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Obstet Gynecol. 1990 May;75(5):848-51.

Exercise and incontinence.

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  • 1Department of Obstetrics and Gynecology, University of Michigan Medical Center, Ann Arbor.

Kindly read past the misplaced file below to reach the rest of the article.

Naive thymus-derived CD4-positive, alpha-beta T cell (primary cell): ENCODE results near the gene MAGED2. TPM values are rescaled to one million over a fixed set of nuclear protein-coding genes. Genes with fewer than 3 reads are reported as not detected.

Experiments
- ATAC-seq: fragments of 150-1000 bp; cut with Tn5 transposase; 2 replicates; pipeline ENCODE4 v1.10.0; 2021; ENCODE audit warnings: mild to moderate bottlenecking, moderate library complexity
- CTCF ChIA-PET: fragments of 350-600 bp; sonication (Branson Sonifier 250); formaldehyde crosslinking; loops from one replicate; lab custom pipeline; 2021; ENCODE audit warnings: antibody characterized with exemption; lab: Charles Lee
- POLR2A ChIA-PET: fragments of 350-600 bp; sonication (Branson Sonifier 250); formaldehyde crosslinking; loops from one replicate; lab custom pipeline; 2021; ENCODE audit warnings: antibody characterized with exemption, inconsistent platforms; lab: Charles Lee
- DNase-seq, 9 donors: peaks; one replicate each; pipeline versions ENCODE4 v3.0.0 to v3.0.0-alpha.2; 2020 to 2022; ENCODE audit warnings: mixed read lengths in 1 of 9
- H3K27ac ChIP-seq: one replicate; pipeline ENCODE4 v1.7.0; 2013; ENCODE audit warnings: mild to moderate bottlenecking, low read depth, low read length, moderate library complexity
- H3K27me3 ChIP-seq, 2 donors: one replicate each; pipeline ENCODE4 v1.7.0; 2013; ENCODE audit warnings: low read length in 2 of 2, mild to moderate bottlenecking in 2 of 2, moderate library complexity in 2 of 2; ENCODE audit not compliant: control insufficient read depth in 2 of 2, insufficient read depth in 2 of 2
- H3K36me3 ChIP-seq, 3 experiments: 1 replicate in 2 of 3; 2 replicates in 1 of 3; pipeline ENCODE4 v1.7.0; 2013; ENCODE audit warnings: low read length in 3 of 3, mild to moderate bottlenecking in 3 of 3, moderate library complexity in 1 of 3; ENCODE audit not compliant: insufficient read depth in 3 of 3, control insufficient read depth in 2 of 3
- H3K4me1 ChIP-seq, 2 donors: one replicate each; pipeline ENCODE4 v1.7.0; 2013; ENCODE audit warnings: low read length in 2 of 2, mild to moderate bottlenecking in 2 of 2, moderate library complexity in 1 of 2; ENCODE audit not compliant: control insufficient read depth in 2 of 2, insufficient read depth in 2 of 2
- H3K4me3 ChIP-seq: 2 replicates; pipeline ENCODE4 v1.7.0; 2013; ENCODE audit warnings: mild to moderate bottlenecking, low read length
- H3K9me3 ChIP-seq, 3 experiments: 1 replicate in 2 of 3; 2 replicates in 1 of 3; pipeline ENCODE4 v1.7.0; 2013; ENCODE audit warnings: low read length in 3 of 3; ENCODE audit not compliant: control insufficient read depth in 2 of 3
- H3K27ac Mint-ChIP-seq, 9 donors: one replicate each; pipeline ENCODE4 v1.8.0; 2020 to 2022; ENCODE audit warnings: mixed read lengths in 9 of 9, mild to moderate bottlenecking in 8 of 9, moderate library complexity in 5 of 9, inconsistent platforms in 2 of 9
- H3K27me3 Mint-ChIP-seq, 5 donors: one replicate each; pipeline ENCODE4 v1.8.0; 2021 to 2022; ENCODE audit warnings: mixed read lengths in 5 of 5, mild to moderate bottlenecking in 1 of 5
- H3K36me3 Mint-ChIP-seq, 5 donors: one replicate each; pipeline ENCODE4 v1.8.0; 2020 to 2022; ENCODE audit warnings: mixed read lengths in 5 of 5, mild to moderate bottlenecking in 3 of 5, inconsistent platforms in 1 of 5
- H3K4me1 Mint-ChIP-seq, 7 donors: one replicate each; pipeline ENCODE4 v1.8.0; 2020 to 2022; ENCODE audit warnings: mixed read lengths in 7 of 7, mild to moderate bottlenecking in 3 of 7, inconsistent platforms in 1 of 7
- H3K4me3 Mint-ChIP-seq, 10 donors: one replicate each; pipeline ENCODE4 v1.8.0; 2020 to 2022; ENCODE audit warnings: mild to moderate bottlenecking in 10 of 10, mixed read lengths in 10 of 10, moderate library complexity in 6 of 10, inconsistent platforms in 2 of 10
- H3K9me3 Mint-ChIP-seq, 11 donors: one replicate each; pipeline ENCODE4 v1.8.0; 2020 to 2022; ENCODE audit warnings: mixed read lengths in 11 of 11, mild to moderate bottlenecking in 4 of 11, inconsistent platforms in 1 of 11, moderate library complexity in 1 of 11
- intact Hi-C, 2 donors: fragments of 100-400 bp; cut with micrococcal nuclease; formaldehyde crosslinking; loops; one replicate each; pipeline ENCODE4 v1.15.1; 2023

Three hundred twenty-six women filled out questionnaires to assess the relationship between exercise and incontinence. Two hundred ninety participants stated that they exercised regularly. Overall, 152 (47%) noted some degree of incontinence, which correlated positively with the number of vaginal deliveries (P less than .0005). Eighty-seven exercisers (30%) noted incontinence during at least one type of exercise. Incontinence exclusively during exercise was seen in only one woman. Exercises involving repetitive bouncing were associated with the highest incidence of incontinence. Seventeen incontinent exercisers (20%) stopped an exercise because of incontinence, whereas 16 (18%) changed the way a specific exercise was done and 48 (55%) wore a pad during exercise. Thirty-five percent had discussed their incontinence with a health care professional. These data suggest that incontinence during exercise is a common, although little known, problem. In addition to the behavioral adaptations which women initiate on their own, surgical and nonsurgical treatments may be of benefit.

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